Generic filters
Exact matches only
Fashion world

Fashion world

Eco Fashion, the must-watch eco-documentary series, returned to the Fashion One channel on World Earth Day last month for its second season.

The new series features designer brands whose work is founded on ethical principles. Each episode takes a peek into different designers’ studios, taking the viewer on a journey from conception to completion. We watch as indigenous fabrics such as green reed mats, cloth scraps and discarded taxi upholstery are turned into bags, clothing, sandals, belts and beading.

Handsome Co
Handsome Co’s waste upholstery products

“After we aired the first season, we were overwhelmed by the response we got from both the viewers and the industry, requesting more eco labels to be featured in the show,” Fashion One CEO Ashley Jordan said. “This series is not just about the brand or the product; it’s about the people and the visionaries that create them.”

This, second season of Eco Fashion takes us firstly to the streets of Hong Kong where Billy Potts, the founder of Handsome Co, began using waste upholstery from taxis in Kowloon to make a line of bags and accessories. The company now employs local craftspeople manufacturers and NGOs to help ensure that valuable skills are not lost.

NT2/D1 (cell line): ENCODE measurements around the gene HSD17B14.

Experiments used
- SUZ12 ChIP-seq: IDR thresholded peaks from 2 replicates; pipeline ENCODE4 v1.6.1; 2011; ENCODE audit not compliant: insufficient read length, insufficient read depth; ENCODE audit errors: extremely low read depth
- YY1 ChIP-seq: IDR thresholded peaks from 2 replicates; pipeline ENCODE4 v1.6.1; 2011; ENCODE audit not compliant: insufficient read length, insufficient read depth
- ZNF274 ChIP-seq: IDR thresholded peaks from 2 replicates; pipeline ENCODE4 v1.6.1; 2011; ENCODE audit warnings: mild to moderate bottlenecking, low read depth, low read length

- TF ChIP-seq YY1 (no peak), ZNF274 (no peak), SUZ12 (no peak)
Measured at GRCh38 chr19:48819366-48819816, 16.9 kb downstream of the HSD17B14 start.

Weaving 'Mother' working at the 'Women Empowerment Center' in Payatas
Local Filipino artisans working with Rags2Riches

Next the focus moves to the Philippine capital of Manila, where eco-ethical fashion and home accessories label Rags2Riches are up-cycling scrap cloth, organic materials and indigenous fabrics by working with more than 800 artisans living in poor communities across the country. Founder and CEO Reese Fernandez-Ruiz partners with influential fashion designers to create an integrated design solution providing additional skills-based, financial and health training for the local artisans so that they can maximise their career potential and take steps towards long-term financial and personal well-being.

Keo LJay in Cambodia provides jobs for HIV positive women

And last but not least, the spotlight is on Keo KJay in Cambodia, which provides jobs for HIV positive women by employing them to manufacture handmade clothing and accessories from recycled and sustainable materials. Around 70% of the fabrics used by the brand are recycled and around a quarter are locally and sustainably made.

Season 2 screened exclusively on Fashion One, the global lifestyle and entertainment TV network focused on fashion. Check with your cable operator for your local TV channel listing and the ‘watch-again’ facility.